First an update on my dad's status:
He went into surgery a couple a weeks ago expecting big things, but nobody realistically thought it would be this good…they found NO EVIDENCE of cancer. So instead of removing lots of organs and rewiring and reconstructing his internals, they just took his bile duct. All in all, it is the best news we could have received. Now, onto recovering after eight months of chemo and losing a bile duct and dealing with a scar that covers his torso from sternum to belly button.
I was processing all the things I have learned and am still learning from my dad and thought it would be fun to write about. So here it is:
1. Be responsible for you. You are the only one you can change or hold accountable or rework or take control of your situation. I remember specifically one time on the way to softball practice around the age of 11 or 12, I forgot my mitt. My dad said, “Kristin, you are old enough to remember your glove. It is your responsibility.” I remember my feelings being so hurt (I was a sensitive little girl). I teared up. But you know, it is so true. Even in the little things like remembering to be prepared for a practice or a job or even as a mom is always so important. Lessons still are learned as I forget this and that but I love this lesson and continue to pass this on to my kids. One of my favorite words Copeland says with no flaw is, “RE-SPONSE-A-BILITY.” And she digs having responsibility and totally gets it.
2. Face your fears dead on. Look it right in the eye and say, “Screw you. Just watch me!” I love the courage and attitude that my dad has shown in his battle with cancer. He has kicked its frightening butt and thrown the statistics of his specific cancer right out the window. He jumped full speed ahead with no holds back to get rid of those suckers and it worked. During this time, on a whole other level, I kept thinking of “facing my fears” and started to teach “Boot Camp.” #1 I despise being up in front. #2 Really, me? … But I did it. I plunged into the unknown, the uncomfortable and now, this is a new passion and love and outlet for me.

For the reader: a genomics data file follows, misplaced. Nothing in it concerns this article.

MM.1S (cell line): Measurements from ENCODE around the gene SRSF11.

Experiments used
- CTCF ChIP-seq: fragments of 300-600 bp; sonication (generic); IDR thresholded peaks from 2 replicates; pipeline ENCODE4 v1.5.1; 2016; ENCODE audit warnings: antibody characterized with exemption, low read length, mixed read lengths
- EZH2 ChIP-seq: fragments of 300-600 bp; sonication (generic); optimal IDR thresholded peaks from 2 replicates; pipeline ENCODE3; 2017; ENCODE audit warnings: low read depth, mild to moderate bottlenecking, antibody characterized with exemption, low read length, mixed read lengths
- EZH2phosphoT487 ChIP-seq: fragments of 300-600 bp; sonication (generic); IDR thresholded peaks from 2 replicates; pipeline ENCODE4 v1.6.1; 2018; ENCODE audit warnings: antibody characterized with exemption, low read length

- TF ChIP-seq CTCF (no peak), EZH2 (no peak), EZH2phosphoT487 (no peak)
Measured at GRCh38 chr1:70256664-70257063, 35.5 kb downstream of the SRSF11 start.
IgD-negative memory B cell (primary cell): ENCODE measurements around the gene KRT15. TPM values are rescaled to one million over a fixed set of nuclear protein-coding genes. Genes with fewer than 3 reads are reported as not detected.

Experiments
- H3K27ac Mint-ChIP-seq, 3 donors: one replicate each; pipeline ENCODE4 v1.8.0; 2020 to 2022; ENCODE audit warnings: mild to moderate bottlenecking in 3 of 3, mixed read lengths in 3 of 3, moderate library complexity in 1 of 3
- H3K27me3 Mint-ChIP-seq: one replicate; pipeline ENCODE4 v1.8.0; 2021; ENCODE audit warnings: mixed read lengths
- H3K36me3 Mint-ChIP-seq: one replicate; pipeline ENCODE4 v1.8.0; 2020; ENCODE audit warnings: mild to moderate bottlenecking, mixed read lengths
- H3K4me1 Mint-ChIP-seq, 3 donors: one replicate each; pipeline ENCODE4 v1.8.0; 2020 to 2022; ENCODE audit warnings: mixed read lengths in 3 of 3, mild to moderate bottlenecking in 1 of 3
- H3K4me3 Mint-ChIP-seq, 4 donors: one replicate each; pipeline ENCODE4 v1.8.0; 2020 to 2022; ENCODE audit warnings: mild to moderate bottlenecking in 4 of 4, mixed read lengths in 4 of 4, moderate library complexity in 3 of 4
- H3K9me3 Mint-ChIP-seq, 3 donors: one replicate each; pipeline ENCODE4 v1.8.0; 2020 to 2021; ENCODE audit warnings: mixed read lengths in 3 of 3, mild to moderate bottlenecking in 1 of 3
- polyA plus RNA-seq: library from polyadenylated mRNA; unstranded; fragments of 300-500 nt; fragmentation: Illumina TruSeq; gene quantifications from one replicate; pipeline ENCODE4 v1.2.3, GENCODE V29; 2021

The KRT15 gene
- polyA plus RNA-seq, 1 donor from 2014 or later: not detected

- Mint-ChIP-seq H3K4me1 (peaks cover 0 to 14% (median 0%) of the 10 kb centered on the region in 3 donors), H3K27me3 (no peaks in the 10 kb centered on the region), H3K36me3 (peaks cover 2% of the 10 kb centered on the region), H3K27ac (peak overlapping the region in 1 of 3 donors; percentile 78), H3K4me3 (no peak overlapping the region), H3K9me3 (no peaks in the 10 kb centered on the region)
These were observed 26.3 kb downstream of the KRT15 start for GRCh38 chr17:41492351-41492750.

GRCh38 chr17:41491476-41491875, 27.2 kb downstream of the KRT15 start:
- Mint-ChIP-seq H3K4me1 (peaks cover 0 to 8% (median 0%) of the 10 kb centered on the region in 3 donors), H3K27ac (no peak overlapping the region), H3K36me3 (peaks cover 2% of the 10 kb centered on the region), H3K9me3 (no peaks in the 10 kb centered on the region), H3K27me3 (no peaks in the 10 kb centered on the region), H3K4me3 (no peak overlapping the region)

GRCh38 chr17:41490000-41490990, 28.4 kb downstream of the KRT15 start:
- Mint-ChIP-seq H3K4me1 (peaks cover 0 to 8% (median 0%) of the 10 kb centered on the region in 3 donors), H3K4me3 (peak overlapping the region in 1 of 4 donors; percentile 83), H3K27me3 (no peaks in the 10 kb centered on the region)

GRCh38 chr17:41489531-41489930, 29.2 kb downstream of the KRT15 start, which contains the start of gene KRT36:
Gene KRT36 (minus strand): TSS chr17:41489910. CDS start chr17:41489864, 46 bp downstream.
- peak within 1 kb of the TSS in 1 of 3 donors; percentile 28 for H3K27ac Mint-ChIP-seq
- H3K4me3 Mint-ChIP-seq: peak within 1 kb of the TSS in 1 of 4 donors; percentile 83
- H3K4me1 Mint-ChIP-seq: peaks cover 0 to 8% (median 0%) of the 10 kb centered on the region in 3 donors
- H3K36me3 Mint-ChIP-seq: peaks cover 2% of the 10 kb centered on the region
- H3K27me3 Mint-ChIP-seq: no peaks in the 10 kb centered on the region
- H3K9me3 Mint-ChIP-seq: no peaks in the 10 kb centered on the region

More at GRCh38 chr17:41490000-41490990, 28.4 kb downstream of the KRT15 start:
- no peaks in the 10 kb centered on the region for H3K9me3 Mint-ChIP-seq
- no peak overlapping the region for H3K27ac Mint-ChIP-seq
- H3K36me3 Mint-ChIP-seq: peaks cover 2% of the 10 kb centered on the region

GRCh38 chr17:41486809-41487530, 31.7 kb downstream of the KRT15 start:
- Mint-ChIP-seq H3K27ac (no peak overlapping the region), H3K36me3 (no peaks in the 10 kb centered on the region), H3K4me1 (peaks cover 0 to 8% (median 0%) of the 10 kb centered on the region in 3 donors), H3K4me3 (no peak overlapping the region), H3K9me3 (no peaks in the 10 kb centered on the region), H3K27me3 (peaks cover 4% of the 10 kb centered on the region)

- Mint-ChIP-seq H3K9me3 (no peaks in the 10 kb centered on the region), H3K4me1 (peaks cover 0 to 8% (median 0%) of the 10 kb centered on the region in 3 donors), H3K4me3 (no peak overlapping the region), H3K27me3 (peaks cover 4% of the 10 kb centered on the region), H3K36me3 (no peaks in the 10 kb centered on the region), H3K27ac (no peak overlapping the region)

3. You always got a have some silliness in your life. My dad has always been silly…not at every moment but there were times and still are times that he just is plain ol' silly. He makes me laugh and giggle and Copey thinks he is just the most hilarious “Donald Duck Sneezer.” For example, he likes to do these random Show Tune-ish dances and songs (which I have now discovered I do for Ryker, except its “Dancing with Myself”)…he will do these dances after 3 or 3 cups of coffee, so you can imagine it is pretty darn funny. And when he was here before his surgery, we were in the midst of all the crappy winter sicknesses and he brought in silliness and laughter. Chasing the kids around the house and making them giggle over the smallest things. Laughter. It really is the best medicine.
4. BE HEALTHY and STRONG Mentally, Physically, and Spiritually. What more can I say than he is a perfect example of what taking care of your body does to you. I am proud to call my dad and the grandfather of my kids and 6 other grandkids a marathoner. From a very young age, I watched him leave to go on LONG runs and would try to follow him (but that is another story). I watched him exercise his mind with a plethora of books. I was challenged in high school during SAT season with new “big” words by my dad each day to practice expanding my vocabulary. And even though we don't believe in the same things he has shown me spirituality in his own way. It is all about life experiences and how you choose to let them affect you.
5. Oh, and that I am the original “sweet pea.”
Hope you can take away something from my blog today. Have a good weekend.